Milton Rogovin, was once an optometrist who became a documentary photographer. Rogovin’s work has been compared to great social documentary photographers of the 19th and 20th Centuries. Rogovin has been compared to Lewis Hine and Jacob Riis.
Rogovin was born in December 1909, Brooklyn, New York. He attended a high school in New York and graduated from Columbia University in 1931 with a degree in optometry. Rogovin then went on to work as an optometrist in New York. While he was working as an optometrist, the great depression was in full swing and America was feeling the strain with an unprecedented rise in unemployment.
Rogovin was distressed by the worsening poverty; he decided to begin attending the New York Workers School. The New York Workers School was a radical institution sponsored by the Communist Party USA. Visiting this school would come back to haunt Rogovin as in 1957, he was called before the House of Un-American Activities Committee (The Second Red Scare 1947-57). The committee destroyed Rogovin’s life “My optometry business immediately dropped in half. We were shunned. Neighbours refused to allow their children to play with our children.”
This incident inspired Rogovin to turn to photography as means of expressing the work and dignity of people who made their living under modest or difficult circumstances. Rogovin wanted to give these people, who would usually receive little attention, some recognition.
In the same year Rogovin collaborated with William Tallmadge, a professor of music, who was recording the music of black churches on New York’s East Side. Tallmadge wanted Rogovin to photograph the congregations of each church. His pictures then came to the attention of photographer Minor Martin White editor of Aperture and co-founder of Aperture.
In 1976 Rogovin began photographing steel and electrical works in Lackawanna and Buffalo states of New York. He the returned in 1987 to photograph the workers at their home and found none of them were working at the factories they were torn down and the equipment was sold to factories in China and Mexico.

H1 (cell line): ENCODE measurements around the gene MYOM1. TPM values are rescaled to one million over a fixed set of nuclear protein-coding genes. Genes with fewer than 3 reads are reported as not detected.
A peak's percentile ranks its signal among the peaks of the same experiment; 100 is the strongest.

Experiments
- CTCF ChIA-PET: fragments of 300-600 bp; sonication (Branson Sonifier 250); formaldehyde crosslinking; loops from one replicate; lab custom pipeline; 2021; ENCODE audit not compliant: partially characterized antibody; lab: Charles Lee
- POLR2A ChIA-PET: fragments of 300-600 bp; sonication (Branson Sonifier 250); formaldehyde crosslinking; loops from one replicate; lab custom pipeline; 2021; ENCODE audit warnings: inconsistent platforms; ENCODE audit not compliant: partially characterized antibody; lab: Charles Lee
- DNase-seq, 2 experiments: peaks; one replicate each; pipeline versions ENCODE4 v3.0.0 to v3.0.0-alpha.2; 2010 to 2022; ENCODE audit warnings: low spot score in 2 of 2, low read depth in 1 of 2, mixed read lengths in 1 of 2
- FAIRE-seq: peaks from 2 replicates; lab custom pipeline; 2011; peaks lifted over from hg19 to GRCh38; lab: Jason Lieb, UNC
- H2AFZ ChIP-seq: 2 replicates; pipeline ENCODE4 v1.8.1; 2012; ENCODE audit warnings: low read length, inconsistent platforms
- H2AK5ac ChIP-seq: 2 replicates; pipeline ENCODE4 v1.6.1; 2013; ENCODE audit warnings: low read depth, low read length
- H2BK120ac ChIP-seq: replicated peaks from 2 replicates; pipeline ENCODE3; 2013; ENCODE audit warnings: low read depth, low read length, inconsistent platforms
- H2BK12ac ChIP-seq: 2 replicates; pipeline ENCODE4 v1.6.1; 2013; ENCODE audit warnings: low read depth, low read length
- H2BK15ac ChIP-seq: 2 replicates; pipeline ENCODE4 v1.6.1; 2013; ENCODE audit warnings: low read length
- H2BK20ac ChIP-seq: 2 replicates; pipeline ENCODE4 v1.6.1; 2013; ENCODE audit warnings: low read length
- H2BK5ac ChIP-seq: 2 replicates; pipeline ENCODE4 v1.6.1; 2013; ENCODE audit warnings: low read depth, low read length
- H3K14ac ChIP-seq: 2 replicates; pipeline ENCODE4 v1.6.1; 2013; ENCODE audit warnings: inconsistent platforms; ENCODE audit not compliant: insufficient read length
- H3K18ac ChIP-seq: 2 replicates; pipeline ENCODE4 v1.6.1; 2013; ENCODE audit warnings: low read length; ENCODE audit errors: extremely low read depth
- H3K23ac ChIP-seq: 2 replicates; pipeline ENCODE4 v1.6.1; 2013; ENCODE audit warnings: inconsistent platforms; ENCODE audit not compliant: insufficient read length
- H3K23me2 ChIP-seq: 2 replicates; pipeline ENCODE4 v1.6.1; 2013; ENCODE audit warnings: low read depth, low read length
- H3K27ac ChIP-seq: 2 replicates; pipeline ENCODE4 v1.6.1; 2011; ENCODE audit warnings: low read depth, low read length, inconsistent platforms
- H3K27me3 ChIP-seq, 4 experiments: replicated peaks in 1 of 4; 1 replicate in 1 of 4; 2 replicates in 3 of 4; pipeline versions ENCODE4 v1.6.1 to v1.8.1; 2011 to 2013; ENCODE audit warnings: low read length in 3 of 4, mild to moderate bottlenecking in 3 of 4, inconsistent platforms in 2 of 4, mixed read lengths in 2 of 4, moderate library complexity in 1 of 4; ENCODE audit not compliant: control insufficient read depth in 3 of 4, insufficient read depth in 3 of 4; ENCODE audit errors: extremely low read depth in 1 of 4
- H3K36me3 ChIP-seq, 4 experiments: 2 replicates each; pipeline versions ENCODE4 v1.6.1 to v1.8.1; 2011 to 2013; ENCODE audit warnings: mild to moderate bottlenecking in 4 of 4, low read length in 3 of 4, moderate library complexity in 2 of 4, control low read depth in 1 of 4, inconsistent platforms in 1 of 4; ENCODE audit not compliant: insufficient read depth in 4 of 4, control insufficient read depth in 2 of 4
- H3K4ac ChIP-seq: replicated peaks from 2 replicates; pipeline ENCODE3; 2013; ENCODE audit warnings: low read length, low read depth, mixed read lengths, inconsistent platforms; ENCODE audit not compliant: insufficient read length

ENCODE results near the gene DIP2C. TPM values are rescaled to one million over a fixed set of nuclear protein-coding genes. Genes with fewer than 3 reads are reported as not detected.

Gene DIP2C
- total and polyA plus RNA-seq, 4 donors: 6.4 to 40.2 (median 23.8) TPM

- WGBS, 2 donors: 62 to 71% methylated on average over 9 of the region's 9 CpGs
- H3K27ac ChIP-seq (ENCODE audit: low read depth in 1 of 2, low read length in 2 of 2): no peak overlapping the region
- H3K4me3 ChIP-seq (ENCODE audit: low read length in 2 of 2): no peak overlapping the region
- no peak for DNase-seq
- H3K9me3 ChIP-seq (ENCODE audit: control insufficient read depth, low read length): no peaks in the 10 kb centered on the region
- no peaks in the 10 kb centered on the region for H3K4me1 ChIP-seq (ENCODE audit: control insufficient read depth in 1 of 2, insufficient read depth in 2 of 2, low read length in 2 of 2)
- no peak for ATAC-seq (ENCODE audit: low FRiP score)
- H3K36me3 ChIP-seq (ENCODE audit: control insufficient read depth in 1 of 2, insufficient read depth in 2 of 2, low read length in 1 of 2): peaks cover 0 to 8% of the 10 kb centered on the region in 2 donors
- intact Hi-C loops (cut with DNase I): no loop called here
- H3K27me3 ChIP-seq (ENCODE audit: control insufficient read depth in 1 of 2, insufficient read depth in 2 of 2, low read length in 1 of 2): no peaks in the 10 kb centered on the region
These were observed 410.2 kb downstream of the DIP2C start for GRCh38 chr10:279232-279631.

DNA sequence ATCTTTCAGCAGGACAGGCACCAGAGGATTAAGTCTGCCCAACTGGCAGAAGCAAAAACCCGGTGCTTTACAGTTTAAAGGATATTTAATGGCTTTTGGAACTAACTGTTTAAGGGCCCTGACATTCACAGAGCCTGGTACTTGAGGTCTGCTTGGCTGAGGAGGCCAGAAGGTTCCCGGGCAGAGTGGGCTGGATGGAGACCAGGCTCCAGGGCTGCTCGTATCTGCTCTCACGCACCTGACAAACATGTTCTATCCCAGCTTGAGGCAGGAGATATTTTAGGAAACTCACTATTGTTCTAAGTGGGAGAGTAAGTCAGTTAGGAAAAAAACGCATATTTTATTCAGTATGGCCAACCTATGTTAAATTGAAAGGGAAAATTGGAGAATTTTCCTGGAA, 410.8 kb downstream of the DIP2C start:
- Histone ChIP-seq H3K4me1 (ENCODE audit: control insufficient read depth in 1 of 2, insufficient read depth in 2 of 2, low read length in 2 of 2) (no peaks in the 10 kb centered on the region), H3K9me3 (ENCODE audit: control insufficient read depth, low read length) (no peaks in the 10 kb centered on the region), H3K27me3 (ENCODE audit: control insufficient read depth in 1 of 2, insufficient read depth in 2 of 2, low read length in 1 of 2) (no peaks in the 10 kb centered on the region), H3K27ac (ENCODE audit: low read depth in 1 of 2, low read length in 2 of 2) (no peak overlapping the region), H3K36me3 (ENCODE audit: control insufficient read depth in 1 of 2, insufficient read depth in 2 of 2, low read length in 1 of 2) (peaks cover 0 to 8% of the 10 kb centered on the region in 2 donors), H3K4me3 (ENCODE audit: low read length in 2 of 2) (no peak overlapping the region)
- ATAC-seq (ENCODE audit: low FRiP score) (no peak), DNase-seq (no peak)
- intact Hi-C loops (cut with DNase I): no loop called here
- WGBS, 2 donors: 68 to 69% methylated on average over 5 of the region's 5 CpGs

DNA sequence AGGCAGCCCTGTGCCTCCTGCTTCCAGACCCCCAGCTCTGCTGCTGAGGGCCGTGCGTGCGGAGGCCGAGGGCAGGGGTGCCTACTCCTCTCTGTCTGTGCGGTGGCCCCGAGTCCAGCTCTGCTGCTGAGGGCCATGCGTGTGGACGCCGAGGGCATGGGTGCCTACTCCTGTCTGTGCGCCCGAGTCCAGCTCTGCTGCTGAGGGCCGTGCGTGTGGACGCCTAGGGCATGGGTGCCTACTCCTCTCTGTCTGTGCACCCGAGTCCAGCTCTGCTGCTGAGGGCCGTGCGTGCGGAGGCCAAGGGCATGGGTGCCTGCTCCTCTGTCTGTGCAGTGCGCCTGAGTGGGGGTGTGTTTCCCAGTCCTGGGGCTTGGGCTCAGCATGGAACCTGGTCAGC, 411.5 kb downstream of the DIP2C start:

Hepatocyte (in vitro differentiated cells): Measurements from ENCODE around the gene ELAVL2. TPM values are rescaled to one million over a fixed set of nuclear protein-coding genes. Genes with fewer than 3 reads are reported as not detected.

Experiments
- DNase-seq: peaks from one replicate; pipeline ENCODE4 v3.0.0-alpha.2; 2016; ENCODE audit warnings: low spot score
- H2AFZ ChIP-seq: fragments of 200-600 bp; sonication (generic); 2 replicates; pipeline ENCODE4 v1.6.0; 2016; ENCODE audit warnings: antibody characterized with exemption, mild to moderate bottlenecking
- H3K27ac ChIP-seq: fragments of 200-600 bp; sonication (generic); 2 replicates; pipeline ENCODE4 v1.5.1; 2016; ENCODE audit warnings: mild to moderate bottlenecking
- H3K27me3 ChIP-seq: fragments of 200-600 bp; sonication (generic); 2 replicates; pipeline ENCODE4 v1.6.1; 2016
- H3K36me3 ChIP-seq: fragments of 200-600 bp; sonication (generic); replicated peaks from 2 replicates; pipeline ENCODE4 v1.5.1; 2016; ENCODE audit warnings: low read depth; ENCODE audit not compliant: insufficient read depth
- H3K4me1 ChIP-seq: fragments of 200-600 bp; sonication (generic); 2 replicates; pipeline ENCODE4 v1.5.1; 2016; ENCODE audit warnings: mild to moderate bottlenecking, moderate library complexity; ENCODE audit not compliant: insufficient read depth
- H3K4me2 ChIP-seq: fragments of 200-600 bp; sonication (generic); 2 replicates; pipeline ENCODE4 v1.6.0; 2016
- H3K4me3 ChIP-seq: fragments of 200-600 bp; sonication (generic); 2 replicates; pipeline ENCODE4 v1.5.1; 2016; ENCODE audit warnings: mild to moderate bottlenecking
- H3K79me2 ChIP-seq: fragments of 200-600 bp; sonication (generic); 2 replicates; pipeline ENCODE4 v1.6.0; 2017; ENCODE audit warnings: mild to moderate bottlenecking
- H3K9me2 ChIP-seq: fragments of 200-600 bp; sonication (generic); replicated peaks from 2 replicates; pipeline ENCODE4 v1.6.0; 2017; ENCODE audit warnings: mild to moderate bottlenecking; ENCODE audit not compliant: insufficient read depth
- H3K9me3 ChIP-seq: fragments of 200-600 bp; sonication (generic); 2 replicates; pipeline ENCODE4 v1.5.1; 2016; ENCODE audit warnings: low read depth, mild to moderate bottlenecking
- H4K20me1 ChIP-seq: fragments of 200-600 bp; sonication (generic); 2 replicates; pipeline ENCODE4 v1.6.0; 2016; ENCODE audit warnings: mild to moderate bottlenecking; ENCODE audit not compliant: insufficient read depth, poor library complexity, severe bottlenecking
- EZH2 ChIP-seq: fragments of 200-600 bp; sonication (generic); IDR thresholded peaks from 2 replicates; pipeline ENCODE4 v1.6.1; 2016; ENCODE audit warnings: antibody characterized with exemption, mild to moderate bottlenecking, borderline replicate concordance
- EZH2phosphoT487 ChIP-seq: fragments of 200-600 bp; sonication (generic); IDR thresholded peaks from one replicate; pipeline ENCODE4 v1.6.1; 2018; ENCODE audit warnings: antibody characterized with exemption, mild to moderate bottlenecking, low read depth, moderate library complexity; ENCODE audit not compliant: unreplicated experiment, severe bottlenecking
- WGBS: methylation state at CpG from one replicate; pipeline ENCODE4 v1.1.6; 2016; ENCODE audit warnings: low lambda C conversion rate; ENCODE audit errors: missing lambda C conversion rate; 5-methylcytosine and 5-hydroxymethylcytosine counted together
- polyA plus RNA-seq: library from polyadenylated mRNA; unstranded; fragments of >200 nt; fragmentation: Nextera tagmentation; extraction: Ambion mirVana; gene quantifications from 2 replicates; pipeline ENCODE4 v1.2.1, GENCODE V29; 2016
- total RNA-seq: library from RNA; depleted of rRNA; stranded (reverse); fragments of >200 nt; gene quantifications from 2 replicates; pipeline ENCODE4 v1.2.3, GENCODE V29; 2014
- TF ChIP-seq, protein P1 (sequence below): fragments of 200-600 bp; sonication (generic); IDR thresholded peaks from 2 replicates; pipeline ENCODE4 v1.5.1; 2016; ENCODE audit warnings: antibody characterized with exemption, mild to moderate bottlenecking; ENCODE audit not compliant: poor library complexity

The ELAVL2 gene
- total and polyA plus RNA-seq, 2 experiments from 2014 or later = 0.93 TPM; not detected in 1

From 1981-1990 Rogovin started a long-term project photographing coal Miners. This project took Rogovin to Zimbabwe, France, Scotland, Spain, Cuba and Mexico. Many of these images were published in his first book, The Forgotten Ones.
Rogovin’s work has a very “human-focussed” approach when capturing his photographs. The subject is the most important and continues Rogovin’s wish to give people in poorer conditions, photographing them to make the rest of society aware. Though Rogovin was silenced and branded a traitor for attending communism talks his voice intensified through photography.
“Woman with Greens” This photograph was from the photo series “East Side, 1961-1963”. As the “Storefront” Church series came to an end, Rogovin stayed in the same area as the black churches to photograph the homes and residents in the East Side of Buffalo, New York; a community which, historically, was predominantly African-America. It is one of Rogovin’s most loved and well-known photographs. It is easy to understand why the image is of a woman holding vegetables looking into the camera, because of the empathy that is inherent in the photograph. Rogovin’s image creates a connection with the viewer and the subject matter through documenting the human condition quite beautifully.
This photograph was from the photo-series “Lower West Side, 1972-1977”. In 1972 a patient of his optometry business invited Rogovin to visit her home in the Lower West Side. The area, the buildings and the people captivated Rogovin. The neighbourhood was more ethnically diverse when compared to the East Side.
The subject of the image is young teenage girl holding a textbook in one hand while the other is holding a pen to her mouth. The subject seems to be aware of Rogovin but it feels like he purposely tried to get her to look away from the image. It makes the subject appear to be daydreaming, or focussed on her studies, rather than the photographer. The image’s composition also fits well within the rule of thirds.
This photograph is also from the photo-series “Lower West Side, 1972-1977”. The subject is an adult with a child sitting on the porch of a building. It is unclear whether the adult is the father of the child or a family member, as the child features in another image in the series on their own. The photograph does create a lot of empathy towards the child and the adult. Rogovin’s image also creates a strong theme of family, whether this is immediate family or extended. The poverty gap in New York at the time was very high, the child’s family would most likely have struggled to provide for him but they would try because he is family. This image defines Rogovin’s wish to show the lives of those living with difficult circumstances.
“My optometry business immediately dropped in half. We were shunned. Neighbours refused to allow their children to play with our children.” – http://www.theguardian.com/artanddesign/2011/feb/01/milton-rogovin-obituary